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Court affirms delay in jury trial for congestion

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The Indiana Court of Appeals rejected a defendant's arguments that because his request for a speedy trial was in writing, his trial should take priority over another man's trial scheduled for the same day.

In Daniel E. Wilkins v. State of Indiana, No. 02A03-0804-CR-190, the appellate court affirmed Daniel Wilkins' convictions of robbery, criminal confinement, and unlawful possession of a firearm by a serious violent felon. The Court of Appeals ruled the trial court didn't violate his right to a speedy trial when it delayed Wilkins' jury trial on a finding of court congestion.

Wilkins' request for a speedy trial was granted and his trial was scheduled for Nov. 7, 2007. At a pretrial conference, the court discovered a scheduling conflict with the defense counsel and prosecutors because the trial of Leon Kyles was scheduled the same day and they were to appear in that trial, too.

On Nov. 7, the trial court continued Wilkins' trial due to court congestion when it discovered that Kyles had asked for an early trial one day before Wilkins. With no objection, Wilkins' trial was rescheduled and he was convicted in February 2008.

Since Wilkins didn't raise an objection, he waived his claim on appeal. However, his appeal would also fail because he didn't show the court erred in delaying his trial due to court congestion. Wilkins argued that his request should have taken priority because his and Kyles' requests were made "virtually at the same time" and he made his request in writing whereas Kyles made a verbal request.

The Court of Appeals rejected his argument because Ind. Criminal Rule 4(B) makes no requirement that requests be made in writing and the motions were not filed at the same time. The appellate court also found Wilkins' reliance on Bowers v. State, 717 N.E.2d 242, 245 (Ind. Ct. App. 1999), to be misplaced.

The issue of whether appellate delays constitute court congestion or an emergency as it relates to a defendant's speedy trial rights is currently pending before the Indiana Supreme Court. The high court granted transfer in August 2008 to Robert J. Pelley v. State, No. 71A05-0612-CR-726, in which the Court of Appeals reversed Pelley's four murder convictions and held the state's interlocutory appeal was chargeable to the state for purposes of the speedy trial rule, thus making Pelley entitled to a discharge.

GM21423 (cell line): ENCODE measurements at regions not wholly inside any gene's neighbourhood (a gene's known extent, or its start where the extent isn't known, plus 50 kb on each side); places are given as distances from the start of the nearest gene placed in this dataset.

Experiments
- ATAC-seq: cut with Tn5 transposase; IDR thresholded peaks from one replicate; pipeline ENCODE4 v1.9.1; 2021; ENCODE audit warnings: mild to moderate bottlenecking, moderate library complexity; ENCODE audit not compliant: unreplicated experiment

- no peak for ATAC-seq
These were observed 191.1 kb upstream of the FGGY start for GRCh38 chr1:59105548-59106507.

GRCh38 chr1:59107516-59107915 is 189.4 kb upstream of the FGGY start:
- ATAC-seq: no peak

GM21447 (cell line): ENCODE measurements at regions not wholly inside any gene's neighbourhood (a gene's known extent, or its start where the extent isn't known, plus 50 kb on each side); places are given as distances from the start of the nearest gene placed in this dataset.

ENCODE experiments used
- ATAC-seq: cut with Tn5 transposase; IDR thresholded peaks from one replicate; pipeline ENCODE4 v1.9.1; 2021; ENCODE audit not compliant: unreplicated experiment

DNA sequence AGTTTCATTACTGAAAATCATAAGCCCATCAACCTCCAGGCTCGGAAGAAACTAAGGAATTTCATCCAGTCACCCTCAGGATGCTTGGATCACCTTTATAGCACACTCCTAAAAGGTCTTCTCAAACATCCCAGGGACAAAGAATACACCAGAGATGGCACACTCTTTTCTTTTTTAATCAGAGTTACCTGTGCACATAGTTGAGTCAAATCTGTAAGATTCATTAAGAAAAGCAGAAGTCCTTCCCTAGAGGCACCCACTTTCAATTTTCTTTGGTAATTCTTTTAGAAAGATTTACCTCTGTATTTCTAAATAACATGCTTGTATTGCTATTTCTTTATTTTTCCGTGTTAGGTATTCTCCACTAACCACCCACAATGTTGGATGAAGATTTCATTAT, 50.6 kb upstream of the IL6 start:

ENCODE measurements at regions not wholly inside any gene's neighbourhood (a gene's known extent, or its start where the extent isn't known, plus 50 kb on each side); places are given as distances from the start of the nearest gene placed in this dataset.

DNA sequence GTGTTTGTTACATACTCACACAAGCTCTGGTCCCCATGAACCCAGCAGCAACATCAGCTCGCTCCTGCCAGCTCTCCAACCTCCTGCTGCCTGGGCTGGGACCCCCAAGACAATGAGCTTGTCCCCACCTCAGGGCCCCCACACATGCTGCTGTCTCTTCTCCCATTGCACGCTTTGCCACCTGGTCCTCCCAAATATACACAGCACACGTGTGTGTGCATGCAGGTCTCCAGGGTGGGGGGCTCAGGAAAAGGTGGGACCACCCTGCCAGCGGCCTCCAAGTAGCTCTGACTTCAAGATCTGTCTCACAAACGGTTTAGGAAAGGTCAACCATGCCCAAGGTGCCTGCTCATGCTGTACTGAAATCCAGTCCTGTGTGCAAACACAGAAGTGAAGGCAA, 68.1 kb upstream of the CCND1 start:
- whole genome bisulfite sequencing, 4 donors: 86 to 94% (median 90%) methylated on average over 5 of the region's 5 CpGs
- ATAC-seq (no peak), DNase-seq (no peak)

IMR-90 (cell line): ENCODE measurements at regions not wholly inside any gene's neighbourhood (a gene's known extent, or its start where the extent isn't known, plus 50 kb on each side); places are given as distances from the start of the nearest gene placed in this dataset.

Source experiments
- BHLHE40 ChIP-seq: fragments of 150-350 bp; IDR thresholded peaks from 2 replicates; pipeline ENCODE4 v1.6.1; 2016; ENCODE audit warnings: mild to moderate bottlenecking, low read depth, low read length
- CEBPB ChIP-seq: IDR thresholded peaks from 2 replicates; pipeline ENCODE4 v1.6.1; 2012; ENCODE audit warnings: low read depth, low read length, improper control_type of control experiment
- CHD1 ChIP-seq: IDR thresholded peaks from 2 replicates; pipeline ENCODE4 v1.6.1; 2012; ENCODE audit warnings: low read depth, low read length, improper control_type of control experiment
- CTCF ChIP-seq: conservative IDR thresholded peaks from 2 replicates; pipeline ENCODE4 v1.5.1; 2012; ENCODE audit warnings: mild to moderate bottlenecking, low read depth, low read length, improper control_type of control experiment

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  3. The practitioners and judges who hail E-filing as the Saviour of the West need to contain their respective excitements. E-filing is federal court requires the practitioner to cram his motion practice into pigeonholes created by IT people. Compound motions or those seeking alternative relief are effectively barred, unless the practitioner wants to receive a tart note from some functionary admonishing about the "problem". E-filing is just another method by which courts and judges transfer their burden to practitioners, who are the really the only powerless components of the system. Of COURSE it is easier for the court to require all of its imput to conform to certain formats, but this imposition does NOT improve the quality of the practice of law and does NOT improve the ability of the practitioner to advocate for his client or to fashion pleadings that exactly conform to his client's best interests. And we should be very wary of the disingenuous pablum about the costs. The courts will find a way to stick it to the practitioner. Lake County is a VERY good example of this rapaciousness. Any one who does not believe this is invited to review the various special fees that system imposes upon practitioners- as practitioners- and upon each case ON TOP of the court costs normal in every case manually filed. Jurisprudence according to Aldous Huxley.

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